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County readies new wetlands ordinance

As Island County prepares to finalize its new wetlands ordinance, planning staff are working feverishly to help the public make sense out of information that for many can be about as clear as mud.

Residents recently received a second mailing laying out the draft ordinance, which explains the daunting process the county underwent to revamp an ordinance that was established in 1984. Wetland regulations are part of the county’s Critical Areas Ordinance, a document that must be updated periodically.

“We were the first county to do that way back in 1984,” said Phil Bakke, Island County Planning and Community Development director. “What we have now is a complex ordinance. It’s like taking Windows and updating to Vista. It’s more complicated and more intuitive.”

The county in the past has been using a “one-size-fits-all” approach to dealing with wetlands, including imposing a blanket 100-foot buffer.

“It is complicated and we willingly undertook this process because we want to be specific and attuned to regulations,” Bakke said. “We need to tailor the regulations and management techniques for specific land use.”

The new system, developed by wetland biologist Paul Adamus during a lengthy study of county wetlands, breaks down wetlands into four categories, setting up 20 to 300-foot buffers depending on the category, the sensitivity of the wetland and the function it provides.

Public outreach and empowering the community with knowledge is the ultimate goal of the planning department. A new identification guide that can be used by the average landowner will be disseminated in hard copies and available on the county’s Web site. The guide provides a comprehensive crash-course in determining what category of wetland each property owner is dealing with.

A series of workshops will be held throughout the county to augment the extensive bank of information available on the Web site. The complete listing of the workshop schedule is included in the recent mailer.

Watershed Planner Jan Smith said the workshops have been planned to accommodate citizens’ invariably busy schedules.

“You don’t have to live in the area where the workshop is held,” she said. “And if you show up late, that’s okay. The whole idea here is to help people help themselves.”

Bakke said the sheer enormity of the wetlands ordinance process has been remarkable for a small county.

“Adamus is one of the leaders in his field,” the director said. “We’ve worked with state agencies. The staff has really taken on the role of the citizens. And we have three very impressive peer groups that will descend and work on the ordinance.”

Bakke said his department’s plan, although it created an excruciating workload for everyone involved, was to give the public a complete package that adequately broke down the draft ordinance.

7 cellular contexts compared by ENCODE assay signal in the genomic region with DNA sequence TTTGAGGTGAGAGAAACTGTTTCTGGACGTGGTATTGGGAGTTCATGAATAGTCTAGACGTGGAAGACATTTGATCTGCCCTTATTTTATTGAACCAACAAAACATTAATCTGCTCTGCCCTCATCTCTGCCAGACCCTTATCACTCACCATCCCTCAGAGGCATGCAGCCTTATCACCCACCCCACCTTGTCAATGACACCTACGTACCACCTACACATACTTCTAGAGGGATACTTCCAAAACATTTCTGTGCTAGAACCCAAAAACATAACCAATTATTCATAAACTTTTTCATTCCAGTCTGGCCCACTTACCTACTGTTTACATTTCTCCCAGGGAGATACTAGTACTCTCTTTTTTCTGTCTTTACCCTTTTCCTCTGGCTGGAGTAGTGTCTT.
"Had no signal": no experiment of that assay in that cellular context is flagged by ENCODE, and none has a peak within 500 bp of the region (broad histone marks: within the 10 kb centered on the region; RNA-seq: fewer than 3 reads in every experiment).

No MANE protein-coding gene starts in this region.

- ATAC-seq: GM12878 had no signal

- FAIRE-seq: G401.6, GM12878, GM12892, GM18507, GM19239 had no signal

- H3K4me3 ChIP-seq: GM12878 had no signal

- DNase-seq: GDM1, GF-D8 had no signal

“The community members expect it,” he said. “It a very informed community.”

The risk implicit with working closely with the public is that the draft may be altered as a result of new input submitted, essentially opening Pandora’s Box. Bakke is undeterred and emphasized that the people of Island County need to play a crucial role in the process to allow them to ask informed questions when public hearings are held in the future.

“Some people will say it’s too much and some will say it’s not enough,” Bakke said.

With the studies conducted by Adamus, the three phases will be used continuously in the future and tweaked appropriately to avoid having to completely take on the process again in 2013 when a new modification to the Critical Areas Ordinance is required.

“It’s a lot of work, but the prize is not having to rewrite it in 2013,” he said.

In a nutshell, the ordinance will be far more complex and specify site-specific regulations for wetlands. But that is the tradeoff between having a simple but inflexible ordinance and one that offers options and alternatives for landowners.

Steve Erickson from the Whidbey Environmental Action Network said all he has seen is the mailer and that it is too early to say if an appeal is coming.

“We haven’t even seen the ordinance language yet,” he said. “All we have is this mailer. I would be delighted if Island County decides to protect wetlands, but we don’t know if that’s the case yet.”

Bakke said his confidence in the “scientifically superior” project is unwavering.

“If WEAN wants to appeal, they can bring it on, on that basis,” he said. “If it’s about scientific validity, go ahead and appeal. This is extremely scientifically defendable.”

For more information about the draft wetlands ordinance, visit the Web site at www.islandcounty.net/planning/index.htm

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